The stock analysis this week is not a single stock. Reader Vic had a great idea and named Ford and GM. I think it makes sense to analyze both companies together.
If you want such a “Fundamental Quick Stock Price” analysis of a specific company, just write in the comments which company you want me to analyze.
The current environment
As the business model of the car manufacturers Ford and GM are probably well known, I would like to take this opportunity to discuss the future challenges for the companies briefly. These are enormous, both in the short term and in the long run. In the short-term, of course, we have the coronavirus. The lockdown measures taken by governments have triggered major economic disruptions and caused car sales to collapse. Global car sales are expected to collapse by 22% in 2020.
In the medium and long term, however, the automotive industry is facing much more enormous upheavals. On the one hand, of course, there is the ever-increasing electric mobility. Manufacturers like Tesla appear out of nowhere and show established companies how to drive the electronic revolution in the automotive sector. On the other hand, there are also the first signs of a complete mobility revolution that is changing the way we move. New models such as car-sharing or autonomous driving are particularly noteworthy here.
In other words, it is an uncertain situation that does not allow high valuations. On the other hand, the market does not always act in an understandable manner at present. It is, therefore, time for a fundamental review of the two companies.
In a comparison of the two car manufacturers, we see a clear winner in terms of sales development. Both in the last five years, and since 2011, Ford has been able to increase its revenues more than GM. However, you have to keep in mind that GM was bankrupt during the Great Recession and was practically newly founded.
Nevertheless, you can also see from the pictures above that GM’s revenues have recently fallen more sharply than Ford’s. We should keep this in mind when we look at how we assess the intrinsic value of both companies.
But let’s look at profitability first. Companies should not only grow but also be profitable. Profitability ultimately indicates how much of the turnover remains when all other costs such as taxes, depreciation, etc. are deducted. The difference between revenue and profit is the margin. Companies should have the highest possible margin (i.e., as much profit as possible should remain from revenue). First of all, take a moment to look at the margins of both companies:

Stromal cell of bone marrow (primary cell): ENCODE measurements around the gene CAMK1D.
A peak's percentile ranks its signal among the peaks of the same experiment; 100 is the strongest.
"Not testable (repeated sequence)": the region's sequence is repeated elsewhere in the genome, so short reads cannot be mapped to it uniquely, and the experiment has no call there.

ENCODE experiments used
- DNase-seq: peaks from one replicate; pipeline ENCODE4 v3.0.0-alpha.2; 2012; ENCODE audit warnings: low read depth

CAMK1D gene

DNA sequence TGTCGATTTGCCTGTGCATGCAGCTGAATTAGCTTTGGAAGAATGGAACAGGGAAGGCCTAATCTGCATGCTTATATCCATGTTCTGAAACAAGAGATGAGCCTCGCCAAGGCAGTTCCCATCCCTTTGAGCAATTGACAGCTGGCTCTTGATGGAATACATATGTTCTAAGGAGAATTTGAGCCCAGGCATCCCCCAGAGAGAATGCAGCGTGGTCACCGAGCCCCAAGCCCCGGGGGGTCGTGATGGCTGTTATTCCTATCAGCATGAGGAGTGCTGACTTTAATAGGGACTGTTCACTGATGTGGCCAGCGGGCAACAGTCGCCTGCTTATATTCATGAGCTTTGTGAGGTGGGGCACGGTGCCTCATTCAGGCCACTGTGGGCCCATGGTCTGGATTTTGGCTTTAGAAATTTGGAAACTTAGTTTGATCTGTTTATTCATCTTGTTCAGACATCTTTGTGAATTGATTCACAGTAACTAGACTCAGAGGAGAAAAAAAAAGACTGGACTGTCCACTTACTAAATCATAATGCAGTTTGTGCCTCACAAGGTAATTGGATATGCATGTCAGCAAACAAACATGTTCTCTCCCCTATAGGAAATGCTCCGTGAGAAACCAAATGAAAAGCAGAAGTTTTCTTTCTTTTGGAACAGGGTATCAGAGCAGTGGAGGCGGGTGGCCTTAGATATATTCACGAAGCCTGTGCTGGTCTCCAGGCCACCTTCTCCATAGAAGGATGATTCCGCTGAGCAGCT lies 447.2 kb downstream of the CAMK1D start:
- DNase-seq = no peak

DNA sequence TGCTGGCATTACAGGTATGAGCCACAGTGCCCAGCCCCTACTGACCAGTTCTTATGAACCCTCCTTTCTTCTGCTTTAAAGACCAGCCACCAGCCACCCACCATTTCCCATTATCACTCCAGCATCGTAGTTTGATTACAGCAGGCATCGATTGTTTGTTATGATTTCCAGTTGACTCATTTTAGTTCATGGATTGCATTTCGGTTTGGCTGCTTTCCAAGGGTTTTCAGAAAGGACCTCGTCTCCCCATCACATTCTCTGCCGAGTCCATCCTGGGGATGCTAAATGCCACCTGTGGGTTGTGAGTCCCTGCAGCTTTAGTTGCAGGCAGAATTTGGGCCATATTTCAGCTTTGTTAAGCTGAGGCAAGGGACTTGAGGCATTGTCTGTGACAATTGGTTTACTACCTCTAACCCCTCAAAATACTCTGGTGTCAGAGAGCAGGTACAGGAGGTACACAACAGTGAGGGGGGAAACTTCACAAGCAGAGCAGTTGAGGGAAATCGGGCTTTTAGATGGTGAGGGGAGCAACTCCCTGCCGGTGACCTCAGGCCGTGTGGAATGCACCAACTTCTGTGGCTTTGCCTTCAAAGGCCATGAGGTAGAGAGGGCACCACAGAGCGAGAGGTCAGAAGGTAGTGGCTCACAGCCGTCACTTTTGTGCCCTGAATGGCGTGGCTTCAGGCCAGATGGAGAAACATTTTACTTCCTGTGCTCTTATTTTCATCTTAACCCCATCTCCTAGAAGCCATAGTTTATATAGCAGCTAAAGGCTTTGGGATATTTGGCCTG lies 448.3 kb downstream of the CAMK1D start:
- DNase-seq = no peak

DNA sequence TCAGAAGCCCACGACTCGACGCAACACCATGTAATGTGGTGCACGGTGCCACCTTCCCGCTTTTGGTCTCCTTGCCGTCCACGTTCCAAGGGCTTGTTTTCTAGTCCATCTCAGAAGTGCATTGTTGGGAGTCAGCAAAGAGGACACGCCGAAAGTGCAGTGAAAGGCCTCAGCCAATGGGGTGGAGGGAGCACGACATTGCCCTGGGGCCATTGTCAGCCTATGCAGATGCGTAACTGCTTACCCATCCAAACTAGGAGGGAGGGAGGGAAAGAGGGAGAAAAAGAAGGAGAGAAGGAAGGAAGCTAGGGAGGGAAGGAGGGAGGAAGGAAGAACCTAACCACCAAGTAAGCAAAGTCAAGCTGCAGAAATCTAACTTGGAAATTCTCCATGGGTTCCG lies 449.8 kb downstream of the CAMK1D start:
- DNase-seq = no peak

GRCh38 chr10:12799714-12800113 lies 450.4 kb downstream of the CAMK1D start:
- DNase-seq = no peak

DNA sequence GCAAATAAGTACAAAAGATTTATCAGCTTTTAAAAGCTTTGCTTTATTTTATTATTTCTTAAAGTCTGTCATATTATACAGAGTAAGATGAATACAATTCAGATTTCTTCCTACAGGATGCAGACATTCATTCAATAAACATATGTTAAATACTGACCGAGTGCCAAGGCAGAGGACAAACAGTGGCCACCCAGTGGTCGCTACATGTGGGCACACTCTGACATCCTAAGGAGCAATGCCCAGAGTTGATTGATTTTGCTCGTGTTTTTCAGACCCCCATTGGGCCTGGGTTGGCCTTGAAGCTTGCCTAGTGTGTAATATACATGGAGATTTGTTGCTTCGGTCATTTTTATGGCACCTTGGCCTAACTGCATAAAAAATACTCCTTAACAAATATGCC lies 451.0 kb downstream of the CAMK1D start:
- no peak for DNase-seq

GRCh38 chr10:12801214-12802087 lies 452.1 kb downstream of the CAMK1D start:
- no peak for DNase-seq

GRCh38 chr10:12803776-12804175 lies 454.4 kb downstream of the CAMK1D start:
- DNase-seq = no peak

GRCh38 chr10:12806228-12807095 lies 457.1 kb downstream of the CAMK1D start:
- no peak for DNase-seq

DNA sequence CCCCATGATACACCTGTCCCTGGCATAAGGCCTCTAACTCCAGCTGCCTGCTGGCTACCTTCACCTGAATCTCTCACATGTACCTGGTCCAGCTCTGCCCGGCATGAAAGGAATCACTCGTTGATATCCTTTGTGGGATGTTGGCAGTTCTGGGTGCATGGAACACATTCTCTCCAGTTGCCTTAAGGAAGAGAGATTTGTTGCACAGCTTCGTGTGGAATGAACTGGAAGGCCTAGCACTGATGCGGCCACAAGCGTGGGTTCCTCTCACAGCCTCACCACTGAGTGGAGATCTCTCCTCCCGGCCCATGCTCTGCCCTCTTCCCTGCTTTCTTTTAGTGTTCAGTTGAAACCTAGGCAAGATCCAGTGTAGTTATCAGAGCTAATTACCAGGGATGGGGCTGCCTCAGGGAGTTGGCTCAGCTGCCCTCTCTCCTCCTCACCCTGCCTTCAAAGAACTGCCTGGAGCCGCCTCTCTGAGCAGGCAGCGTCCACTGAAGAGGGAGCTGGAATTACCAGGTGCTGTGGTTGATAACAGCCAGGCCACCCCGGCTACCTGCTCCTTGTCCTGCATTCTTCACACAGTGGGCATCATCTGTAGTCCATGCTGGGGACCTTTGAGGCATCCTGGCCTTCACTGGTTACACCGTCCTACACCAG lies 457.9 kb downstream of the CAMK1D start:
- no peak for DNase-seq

Evaluation of profitability
We see here above all that Ford has a negative operating margin and a negative net margin. The operating margin shows you the percentage of operating profit as a percentage of sales. Usually, you take EBIT (Earnings before Interest and Taxes) for the operating profit. The net margin ultimately indicates how much profit remains from sales after a company has made all expenses (including dividends, share buybacks, etc.). Furthermore, you can see that Ford’s falling margin is a longer-term trend and not just a bad quarter. Such a negative margin implies that the company has to pay more than one dollar for every dollar of revenue. So you can see that this is a terrible sign because, without new debt, the company would go bankrupt. So here General Motors is the winner.
Price / Earnings ratio
Why you should be so careful with the P/E ratio, you can easily see in the chart below. It would appear that GM has a much higher valuation. But if you think that Ford is a bargain because of that, you’re wrong. Ford has simply made losses in the last quarter. In such cases, the P/E ratio does not help you because there are no profits.
The balance sheets of both companies do not look very good either. Both companies are quite indebted and have high debt ratios. Furthermore, the ratio is rising again, especially at General Motors. The debt ratio for both companies is over 80 percent. Large parts of both companies are thus financed by debt. Although interest rates are currently low, the debts and liabilities will have to be repaid at some point.
In addition, it becomes difficult to pay off debts when the economy falters. And it’s hard to predict when car sales will pick up again. It is therefore understandable that many investors are now selling their shares.
Alternative investment options
Of course, you should never look at a company in isolation, no matter how much you go into detail. In the second step at the latest, you must compare the company with its competitors (peer group). Here you will need to keep an eye on the following companies in particular:
Conclusion: The grade for Ford and GM
At the moment, I consider both companies to be a bad investment from a fundamental perspective. At least in the medium term, there is little hope for shareholders here. Above all, both companies need new economic upturn. But then they will first have to settle their debts. Accordingly, it will probably be some time before companies pay a dividend again. If you are looking for better stock investment in less cyclical companies, I definitely suggest the following defensive companies:
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